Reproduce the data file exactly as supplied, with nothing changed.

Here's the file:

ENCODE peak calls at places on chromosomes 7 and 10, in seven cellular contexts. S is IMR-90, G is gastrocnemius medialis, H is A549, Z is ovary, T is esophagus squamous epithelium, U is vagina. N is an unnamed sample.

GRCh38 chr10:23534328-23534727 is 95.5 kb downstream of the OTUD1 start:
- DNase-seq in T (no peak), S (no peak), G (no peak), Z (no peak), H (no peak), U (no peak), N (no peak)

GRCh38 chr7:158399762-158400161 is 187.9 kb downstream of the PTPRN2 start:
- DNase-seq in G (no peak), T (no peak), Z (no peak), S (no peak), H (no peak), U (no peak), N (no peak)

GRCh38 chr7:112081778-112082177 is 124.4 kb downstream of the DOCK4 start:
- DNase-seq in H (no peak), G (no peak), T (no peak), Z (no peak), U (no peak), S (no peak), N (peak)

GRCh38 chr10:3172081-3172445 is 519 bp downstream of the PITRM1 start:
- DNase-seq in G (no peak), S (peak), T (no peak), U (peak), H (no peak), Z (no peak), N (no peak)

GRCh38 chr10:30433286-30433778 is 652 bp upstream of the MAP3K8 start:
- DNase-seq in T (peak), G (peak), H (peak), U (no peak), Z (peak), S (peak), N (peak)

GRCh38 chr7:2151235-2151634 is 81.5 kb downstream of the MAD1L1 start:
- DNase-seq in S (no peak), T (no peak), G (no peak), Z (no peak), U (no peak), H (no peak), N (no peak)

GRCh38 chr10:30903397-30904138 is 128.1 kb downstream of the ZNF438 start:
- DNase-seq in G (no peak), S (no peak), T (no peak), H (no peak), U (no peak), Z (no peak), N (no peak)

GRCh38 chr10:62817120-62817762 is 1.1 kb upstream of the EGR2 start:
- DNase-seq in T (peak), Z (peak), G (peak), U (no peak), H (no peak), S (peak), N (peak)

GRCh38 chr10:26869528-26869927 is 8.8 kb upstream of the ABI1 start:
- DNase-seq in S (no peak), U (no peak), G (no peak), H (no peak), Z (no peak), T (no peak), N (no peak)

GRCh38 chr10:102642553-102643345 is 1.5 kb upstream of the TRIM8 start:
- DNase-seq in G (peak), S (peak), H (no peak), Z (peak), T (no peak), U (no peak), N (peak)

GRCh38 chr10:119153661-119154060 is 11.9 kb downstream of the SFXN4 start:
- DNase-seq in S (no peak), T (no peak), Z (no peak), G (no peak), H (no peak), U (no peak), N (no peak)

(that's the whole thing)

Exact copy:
ENCODE peak calls at places on chromosomes 7 and 10, in seven cellular contexts. S is IMR-90, G is gastrocnemius medialis, H is A549, Z is ovary, T is esophagus squamous epithelium, U is vagina. N is an unnamed sample.

GRCh38 chr10:23534328-23534727 is 95.5 kb downstream of the OTUD1 start:
- DNase-seq in T (no peak), S (no peak), G (no peak), Z (no peak), H (no peak), U (no peak), N (no peak)

GRCh38 chr7:158399762-158400161 is 187.9 kb downstream of the PTPRN2 start:
- DNase-seq in G (no peak), T (no peak), Z (no peak), S (no peak), H (no peak), U (no peak), N (no peak)

GRCh38 chr7:112081778-112082177 is 124.4 kb downstream of the DOCK4 start:
- DNase-seq in H (no peak), G (no peak), T (no peak), Z (no peak), U (no peak), S (no peak), N (peak)

GRCh38 chr10:3172081-3172445 is 519 bp downstream of the PITRM1 start:
- DNase-seq in G (no peak), S (peak), T (no peak), U (peak), H (no peak), Z (no peak), N (no peak)

GRCh38 chr10:30433286-30433778 is 652 bp upstream of the MAP3K8 start:
- DNase-seq in T (peak), G (peak), H (peak), U (no peak), Z (peak), S (peak), N (peak)

GRCh38 chr7:2151235-2151634 is 81.5 kb downstream of the MAD1L1 start:
- DNase-seq in S (no peak), T (no peak), G (no peak), Z (no peak), U (no peak), H (no peak), N (no peak)

GRCh38 chr10:30903397-30904138 is 128.1 kb downstream of the ZNF438 start:
- DNase-seq in G (no peak), S (no peak), T (no peak), H (no peak), U (no peak), Z (no peak), N (no peak)

GRCh38 chr10:62817120-62817762 is 1.1 kb upstream of the EGR2 start:
- DNase-seq in T (peak), Z (peak), G (peak), U (no peak), H (no peak), S (peak), N (peak)

GRCh38 chr10:26869528-26869927 is 8.8 kb upstream of the ABI1 start:
- DNase-seq in S (no peak), U (no peak), G (no peak), H (no peak), Z (no peak), T (no peak), N (no peak)

GRCh38 chr10:102642553-102643345 is 1.5 kb upstream of the TRIM8 start:
- DNase-seq in G (peak), S (peak), H (no peak), Z (peak), T (no peak), U (no peak), N (peak)

GRCh38 chr10:119153661-119154060 is 11.9 kb downstream of the SFXN4 start:
- DNase-seq in S (no peak), T (no peak), Z (no peak), G (no peak), H (no peak), U (no peak), N (no peak)